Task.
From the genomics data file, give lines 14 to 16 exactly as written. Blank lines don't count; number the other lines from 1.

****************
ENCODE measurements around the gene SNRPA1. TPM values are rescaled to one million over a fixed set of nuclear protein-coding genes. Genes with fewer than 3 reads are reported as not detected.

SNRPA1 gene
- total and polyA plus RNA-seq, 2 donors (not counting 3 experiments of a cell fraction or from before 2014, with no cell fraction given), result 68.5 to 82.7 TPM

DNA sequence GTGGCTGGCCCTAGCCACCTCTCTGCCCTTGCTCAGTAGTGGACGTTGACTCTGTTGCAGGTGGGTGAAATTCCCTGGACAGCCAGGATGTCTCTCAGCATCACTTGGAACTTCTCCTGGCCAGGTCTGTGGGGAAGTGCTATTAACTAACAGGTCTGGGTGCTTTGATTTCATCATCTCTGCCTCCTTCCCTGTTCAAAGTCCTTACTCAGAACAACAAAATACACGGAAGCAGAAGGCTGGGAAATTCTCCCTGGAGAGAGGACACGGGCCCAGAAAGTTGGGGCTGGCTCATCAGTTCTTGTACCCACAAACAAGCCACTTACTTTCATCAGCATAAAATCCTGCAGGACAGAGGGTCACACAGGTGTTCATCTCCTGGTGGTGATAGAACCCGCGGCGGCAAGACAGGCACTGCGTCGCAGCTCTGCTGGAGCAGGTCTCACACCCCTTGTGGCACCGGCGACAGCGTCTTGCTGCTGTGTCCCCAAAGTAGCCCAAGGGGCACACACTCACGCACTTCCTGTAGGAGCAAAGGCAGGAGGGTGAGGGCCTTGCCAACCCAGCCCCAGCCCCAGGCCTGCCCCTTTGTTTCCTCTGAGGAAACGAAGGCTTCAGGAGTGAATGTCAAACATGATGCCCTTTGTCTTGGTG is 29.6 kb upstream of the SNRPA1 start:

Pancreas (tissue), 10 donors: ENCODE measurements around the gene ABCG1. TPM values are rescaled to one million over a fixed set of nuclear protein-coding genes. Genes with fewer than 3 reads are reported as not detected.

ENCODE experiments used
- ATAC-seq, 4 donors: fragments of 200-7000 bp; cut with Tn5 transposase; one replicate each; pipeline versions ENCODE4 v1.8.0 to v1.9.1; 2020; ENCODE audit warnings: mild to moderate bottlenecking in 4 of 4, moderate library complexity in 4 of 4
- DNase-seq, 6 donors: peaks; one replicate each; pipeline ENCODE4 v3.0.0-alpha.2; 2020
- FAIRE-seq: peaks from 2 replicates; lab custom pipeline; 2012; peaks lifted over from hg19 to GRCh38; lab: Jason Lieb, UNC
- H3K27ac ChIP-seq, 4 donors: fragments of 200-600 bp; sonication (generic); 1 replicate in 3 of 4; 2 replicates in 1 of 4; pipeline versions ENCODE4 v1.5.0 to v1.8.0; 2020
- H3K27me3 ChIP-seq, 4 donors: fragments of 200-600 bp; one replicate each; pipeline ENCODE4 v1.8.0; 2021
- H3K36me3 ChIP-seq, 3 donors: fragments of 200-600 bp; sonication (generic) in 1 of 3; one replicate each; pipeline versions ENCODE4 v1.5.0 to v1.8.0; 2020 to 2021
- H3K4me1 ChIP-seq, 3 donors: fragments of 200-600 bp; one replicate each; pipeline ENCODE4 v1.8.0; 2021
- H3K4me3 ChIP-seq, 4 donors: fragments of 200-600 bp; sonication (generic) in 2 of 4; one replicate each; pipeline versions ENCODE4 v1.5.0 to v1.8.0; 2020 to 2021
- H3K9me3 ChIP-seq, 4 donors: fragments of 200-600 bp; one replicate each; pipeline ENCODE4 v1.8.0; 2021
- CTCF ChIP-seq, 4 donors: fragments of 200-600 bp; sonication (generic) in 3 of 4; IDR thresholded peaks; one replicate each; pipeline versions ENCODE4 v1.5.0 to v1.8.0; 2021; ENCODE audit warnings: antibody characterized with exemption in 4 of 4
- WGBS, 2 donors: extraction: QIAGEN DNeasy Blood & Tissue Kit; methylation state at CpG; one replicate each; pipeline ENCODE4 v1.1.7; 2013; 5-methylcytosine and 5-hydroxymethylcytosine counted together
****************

- H3K4me3 ChIP-seq, 4 donors: fragments of 200-600 bp; sonication (generic) in 2 of 4; one replicate each; pipeline versions ENCODE4 v1.5.0 to v1.8.0; 2020 to 2021
- H3K9me3 ChIP-seq, 4 donors: fragments of 200-600 bp; one replicate each; pipeline ENCODE4 v1.8.0; 2021
- CTCF ChIP-seq, 4 donors: fragments of 200-600 bp; sonication (generic) in 3 of 4; IDR thresholded peaks; one replicate each; pipeline versions ENCODE4 v1.5.0 to v1.8.0; 2021; ENCODE audit warnings: antibody characterized with exemption in 4 of 4